What manufacturing companies can learn from their data. By Bal Heroor 

Manufacturing companies are increasingly embracing digital transformation and data analytics to enhance their operations and their competitiveness. Data-driven decision making is becoming a crucial aspect of the entire manufacturing process, from supply chain management and the physical manufacturing process to aftersales and data analysis.  

Our research has revealed how these organizations are leveraging such developments as advanced AI capabilities and digital assets to drive their businesses forward. What we’ve seen are three primary areas of focus: price optimization, augmented analytics, and practical insights.  

Price optimization 

Developing an optimal pricing strategy is crucial for manufacturing organizations, as it directly affects their revenue. A good pricing strategy must consider various internal factors, such as material supply, manufacturing capacity, and costs, as well as external factors, like economic indicators, market sentiment, user preferences, and government regulations. 

In order to achieve an optimal pricing strategy, manufacturing organizations need access to real-time information to help them determine how to achieve short-term revenue goals while also establishing fair and reasonable prices. Historical data can be valuable for building pricing models and predictive analytics, but advanced AI algorithms can use real-time data to help companies go deeper and build a comprehensive picture of the immediate and future impact of their pricing decisions. 

Real-time information helps manufacturing companies create adaptable AI models and predictive analytics that capture patterns and nuances in the data. This allows companies to create dynamic pricing strategies that adjust to match competitors’ prices, capture larger market share, or reduce losses. 

Augmented analytics 

Another significant challenge for manufacturing organizations is the need to reduce the complexity and manual intervention required to create useful analytics. These organizations need to gather data from multiple siloed sources, standardize the data, and then load it into a data platform with the proper data governance and quality controls. Companies can then use this intelligence to automate the data pipeline, train advanced AI models, and make informed decisions. But manufacturing staff don’t always have the technical expertise to operate these systems or to interpret the often voluminous output.  

A new form of this process of data collection and analysis is called augmented analytics, which eliminates the need for extensive experience, knowledge, or technical skills by automatically providing users with relevant insights. Augmented analytics utilizes Natural Language Query (NLQ) technology, which provides self-service business intelligence based on natural language search. Generating custom reports and personalized dashboards becomes as easy as searching with voice commands. This provides assembly line engineers and technicians with access to critical insights without specialized training.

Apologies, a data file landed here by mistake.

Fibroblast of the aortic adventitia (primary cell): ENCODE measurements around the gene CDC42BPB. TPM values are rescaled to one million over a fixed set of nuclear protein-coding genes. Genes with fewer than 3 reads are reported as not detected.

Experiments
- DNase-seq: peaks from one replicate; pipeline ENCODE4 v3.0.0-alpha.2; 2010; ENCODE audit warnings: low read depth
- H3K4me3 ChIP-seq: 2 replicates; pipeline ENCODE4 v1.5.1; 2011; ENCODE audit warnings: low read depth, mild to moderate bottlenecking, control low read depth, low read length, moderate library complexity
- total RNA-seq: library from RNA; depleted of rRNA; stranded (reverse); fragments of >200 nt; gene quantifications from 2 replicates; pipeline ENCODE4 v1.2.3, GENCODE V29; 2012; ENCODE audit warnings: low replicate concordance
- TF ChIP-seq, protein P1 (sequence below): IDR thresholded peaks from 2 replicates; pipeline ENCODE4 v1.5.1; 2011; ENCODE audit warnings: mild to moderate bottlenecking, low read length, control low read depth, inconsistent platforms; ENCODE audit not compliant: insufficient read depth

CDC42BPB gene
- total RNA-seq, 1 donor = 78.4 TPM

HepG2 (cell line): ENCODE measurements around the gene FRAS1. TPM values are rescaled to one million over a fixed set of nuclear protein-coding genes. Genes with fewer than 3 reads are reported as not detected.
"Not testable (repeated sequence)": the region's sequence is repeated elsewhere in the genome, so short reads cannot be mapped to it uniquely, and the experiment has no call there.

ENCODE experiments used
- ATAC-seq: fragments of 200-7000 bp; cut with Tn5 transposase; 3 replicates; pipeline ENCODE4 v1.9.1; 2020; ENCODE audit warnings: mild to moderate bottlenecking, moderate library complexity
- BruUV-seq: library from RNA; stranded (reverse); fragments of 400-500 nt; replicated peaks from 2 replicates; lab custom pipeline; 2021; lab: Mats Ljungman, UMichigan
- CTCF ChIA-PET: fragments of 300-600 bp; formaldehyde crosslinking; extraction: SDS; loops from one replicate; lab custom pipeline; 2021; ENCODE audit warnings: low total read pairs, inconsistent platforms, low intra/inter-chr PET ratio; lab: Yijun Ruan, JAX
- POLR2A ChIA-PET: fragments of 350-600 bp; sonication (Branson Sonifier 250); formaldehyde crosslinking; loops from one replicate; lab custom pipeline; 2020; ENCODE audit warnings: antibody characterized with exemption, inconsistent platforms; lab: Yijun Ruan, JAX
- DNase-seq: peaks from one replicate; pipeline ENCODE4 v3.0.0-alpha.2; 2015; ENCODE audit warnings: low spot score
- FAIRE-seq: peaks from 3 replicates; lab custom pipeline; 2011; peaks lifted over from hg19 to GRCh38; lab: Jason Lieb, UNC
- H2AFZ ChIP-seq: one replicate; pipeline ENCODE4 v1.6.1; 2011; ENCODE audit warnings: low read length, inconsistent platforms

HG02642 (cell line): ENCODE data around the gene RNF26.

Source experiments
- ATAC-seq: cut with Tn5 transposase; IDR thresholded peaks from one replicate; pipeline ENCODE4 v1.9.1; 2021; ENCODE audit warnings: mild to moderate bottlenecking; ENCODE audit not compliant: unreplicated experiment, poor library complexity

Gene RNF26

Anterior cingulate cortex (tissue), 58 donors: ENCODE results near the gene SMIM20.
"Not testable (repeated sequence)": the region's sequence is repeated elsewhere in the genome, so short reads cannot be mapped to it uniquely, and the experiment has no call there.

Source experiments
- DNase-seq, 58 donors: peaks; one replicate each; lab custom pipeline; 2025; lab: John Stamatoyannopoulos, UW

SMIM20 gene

Practical insights 

Of course, manufacturing companies need ways to make their data insights usable. One particularly fruitful area here is applicable in predictive fault prevention on the manufacturing line. Sensors that have been placed along the production line can monitor various important metrics, for example, production speed. The sensors can combine data from multiple sources to monitor the health and performance of each machine along the manufacturing process.  

Measuring temperature, voltage, power consumption, and production speed can help manufacturers track and pinpoint specific machine faults. Once the measurements and data patterns exceed certain thresholds, maintenance teams can be alerted to check machines for potential faults. This enables them to repair or replace parts that might cause unexpected downtime on the entire production line. 

Manufacturing organizations are increasingly looking for better ways to manage and analyze data in diverse structural formats. Traditionally, manufacturing companies would use schema-based data systems. These systems gather data that’s in multiple formats but the data then requires preprocessing before it is available for analytics. This requirement prevents organizations from scaling their data platforms and integrating more data sources. 

Data lakes  

To address data incompatibility, many manufacturing organizations are adopting data lake technologies to integrate information from multiple sources. A data lake is a central repository that allows companies to store both structured and unstructured data, and to do so at any scale. Data lakes significantly reduce the time needed to process and analyze data, allowing organizations to react more quickly to changes in the market and in their operations. Data lakes also enable manufacturing companies to scale their data platforms more effectively. 

Implementing data lake technologies also allows manufacturing companies to better leverage machine learning and AI capabilities. This can lead to improvements in predictive maintenance, quality control, and demand forecasting, among others. As a result, manufacturing organizations can optimize their operations, minimize downtime, and ultimately become more competitive. 

Manufacturing organizations increasingly seek better ways to manage and analyze diverse data formats to perform and benefit from advanced analytics. Data lake technologies in particular will likely play a significant role in enabling these organizations to remain agile and competitive in an ever-changing global market.  


Bal Heroor is CEO and Principal at Mactores and has led over 150 business transformations driven by analytics and cutting-edge technology. His team at Mactores are researching and building AI, AR/VR, and Quantum computing solutions for business to gain a competitive advantage.